Why no warnings when re-assigning builtin names?

Seebs usenet-nospam at seebs.net
Wed Aug 17 19:36:08 CEST 2011


On 2011-08-17, Ethan Furman <ethan at stoneleaf.us> wrote:
> Seebs wrote:
>> On 2011-08-17, Steven D'Aprano wrote:
>>> Ah, well you see the thing is, this is Python. As soon as you call any
>>> function you don't control, you no longer know what your environment is
>>> with any certainty. For all you know, the harmless-looking function is
>>> monkey-patching builtins like there's no tomorrow. Speaking broadly,
>>> perhaps too broadly, we're incredibly proud of the ability to modify nearly
>>> everything at runtime.

>>> Fortunately, while we are proud of having that ability, actually *using* it
>>> is considered a mortal sin. We're not Ruby developers -- if you actually
>>> monkey-patch something, especially built-ins, you can expect to be taken
>>> outside and slapped around with a fish if you get caught.

>> Here's what I don't get.

>> If it's such a bad thing, *why is it allowed*?  Why are you proud of the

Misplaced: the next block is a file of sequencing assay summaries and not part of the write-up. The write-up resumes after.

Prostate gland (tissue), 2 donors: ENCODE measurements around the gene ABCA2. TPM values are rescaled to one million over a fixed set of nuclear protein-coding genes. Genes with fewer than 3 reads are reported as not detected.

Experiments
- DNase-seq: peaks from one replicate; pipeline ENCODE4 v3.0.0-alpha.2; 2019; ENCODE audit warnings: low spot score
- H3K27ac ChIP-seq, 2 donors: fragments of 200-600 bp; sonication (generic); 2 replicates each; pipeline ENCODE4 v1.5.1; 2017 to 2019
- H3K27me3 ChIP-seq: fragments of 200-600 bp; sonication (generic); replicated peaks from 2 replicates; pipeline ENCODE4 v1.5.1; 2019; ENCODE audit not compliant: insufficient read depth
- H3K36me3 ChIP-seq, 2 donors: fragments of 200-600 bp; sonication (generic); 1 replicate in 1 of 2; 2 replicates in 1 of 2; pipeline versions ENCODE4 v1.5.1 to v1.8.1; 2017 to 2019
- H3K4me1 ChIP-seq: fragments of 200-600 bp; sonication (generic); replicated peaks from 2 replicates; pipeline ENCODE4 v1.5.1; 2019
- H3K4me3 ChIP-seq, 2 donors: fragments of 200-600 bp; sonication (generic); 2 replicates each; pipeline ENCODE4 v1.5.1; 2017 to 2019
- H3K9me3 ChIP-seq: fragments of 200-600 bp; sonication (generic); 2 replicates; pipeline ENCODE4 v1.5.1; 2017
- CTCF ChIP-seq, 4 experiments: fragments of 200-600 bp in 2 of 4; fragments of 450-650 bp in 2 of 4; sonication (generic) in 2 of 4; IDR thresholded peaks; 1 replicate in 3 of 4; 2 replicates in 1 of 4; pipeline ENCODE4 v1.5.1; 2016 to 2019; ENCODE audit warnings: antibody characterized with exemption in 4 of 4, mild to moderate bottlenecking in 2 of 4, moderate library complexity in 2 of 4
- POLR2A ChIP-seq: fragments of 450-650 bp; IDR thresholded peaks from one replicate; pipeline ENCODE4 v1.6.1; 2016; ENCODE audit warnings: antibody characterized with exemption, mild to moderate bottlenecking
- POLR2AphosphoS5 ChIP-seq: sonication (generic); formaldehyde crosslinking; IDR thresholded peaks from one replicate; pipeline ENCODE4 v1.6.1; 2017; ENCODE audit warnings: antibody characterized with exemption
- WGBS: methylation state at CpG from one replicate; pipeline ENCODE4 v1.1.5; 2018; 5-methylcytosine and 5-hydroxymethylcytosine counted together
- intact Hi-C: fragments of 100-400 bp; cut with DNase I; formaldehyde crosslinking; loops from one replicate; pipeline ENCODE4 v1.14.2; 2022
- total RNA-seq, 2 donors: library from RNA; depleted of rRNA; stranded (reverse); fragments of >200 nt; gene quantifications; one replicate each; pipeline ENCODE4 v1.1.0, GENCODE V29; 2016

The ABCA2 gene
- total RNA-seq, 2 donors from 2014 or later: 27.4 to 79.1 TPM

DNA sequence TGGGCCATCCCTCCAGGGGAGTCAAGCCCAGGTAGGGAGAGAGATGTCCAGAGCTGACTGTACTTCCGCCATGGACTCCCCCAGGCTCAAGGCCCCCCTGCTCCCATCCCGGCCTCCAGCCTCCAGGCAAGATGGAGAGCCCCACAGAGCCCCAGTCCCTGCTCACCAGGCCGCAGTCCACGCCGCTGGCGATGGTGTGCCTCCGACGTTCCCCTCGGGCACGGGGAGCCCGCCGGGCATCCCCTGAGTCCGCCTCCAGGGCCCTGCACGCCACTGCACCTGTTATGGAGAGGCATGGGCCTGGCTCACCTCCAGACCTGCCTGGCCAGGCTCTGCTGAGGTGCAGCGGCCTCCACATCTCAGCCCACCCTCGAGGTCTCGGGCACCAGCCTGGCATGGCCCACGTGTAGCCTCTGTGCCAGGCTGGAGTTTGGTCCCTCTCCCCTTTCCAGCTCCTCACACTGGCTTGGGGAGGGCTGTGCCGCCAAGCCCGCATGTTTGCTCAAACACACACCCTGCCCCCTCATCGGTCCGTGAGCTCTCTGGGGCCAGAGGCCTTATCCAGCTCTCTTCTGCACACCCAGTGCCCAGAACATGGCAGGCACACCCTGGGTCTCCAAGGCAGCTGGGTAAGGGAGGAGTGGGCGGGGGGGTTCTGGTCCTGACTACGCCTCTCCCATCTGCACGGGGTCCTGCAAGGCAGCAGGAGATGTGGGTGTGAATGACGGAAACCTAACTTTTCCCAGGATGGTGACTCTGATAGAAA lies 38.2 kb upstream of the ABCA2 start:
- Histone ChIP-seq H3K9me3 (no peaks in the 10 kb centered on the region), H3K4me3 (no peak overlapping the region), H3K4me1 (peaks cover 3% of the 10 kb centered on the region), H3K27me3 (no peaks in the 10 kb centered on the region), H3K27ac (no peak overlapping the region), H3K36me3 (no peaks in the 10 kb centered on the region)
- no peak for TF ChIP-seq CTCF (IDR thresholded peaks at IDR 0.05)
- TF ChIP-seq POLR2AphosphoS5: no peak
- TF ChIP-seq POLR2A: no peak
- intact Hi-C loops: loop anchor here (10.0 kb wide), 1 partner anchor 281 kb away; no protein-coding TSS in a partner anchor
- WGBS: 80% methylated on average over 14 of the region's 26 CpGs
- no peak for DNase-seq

>> ability to do something that you are never socially-allowed to do?

> Monkey-patching built-ins would be something along the lines of

>      import sys
>      sys.modules['__builtin__'].str = my_super_string

> and is what stands you in jeopardy of being fish-slapped.  ;)

> Merely shadowing a built-in, or stdlib, or whatever, isn't monkey-patching.

Oh, I know.  I was just noticing that Steven's post is specifically talking
about how Python users are proud of having the ability to monkey-patch.

If monkey-patching like that is a mortal sin, leads to fish-slapping, and
so on..

Why is it possible?  Why not just reject such things as invalid code?

-s
-- 
Copyright 2011, all wrongs reversed.  Peter Seebach / usenet-nospam at seebs.net
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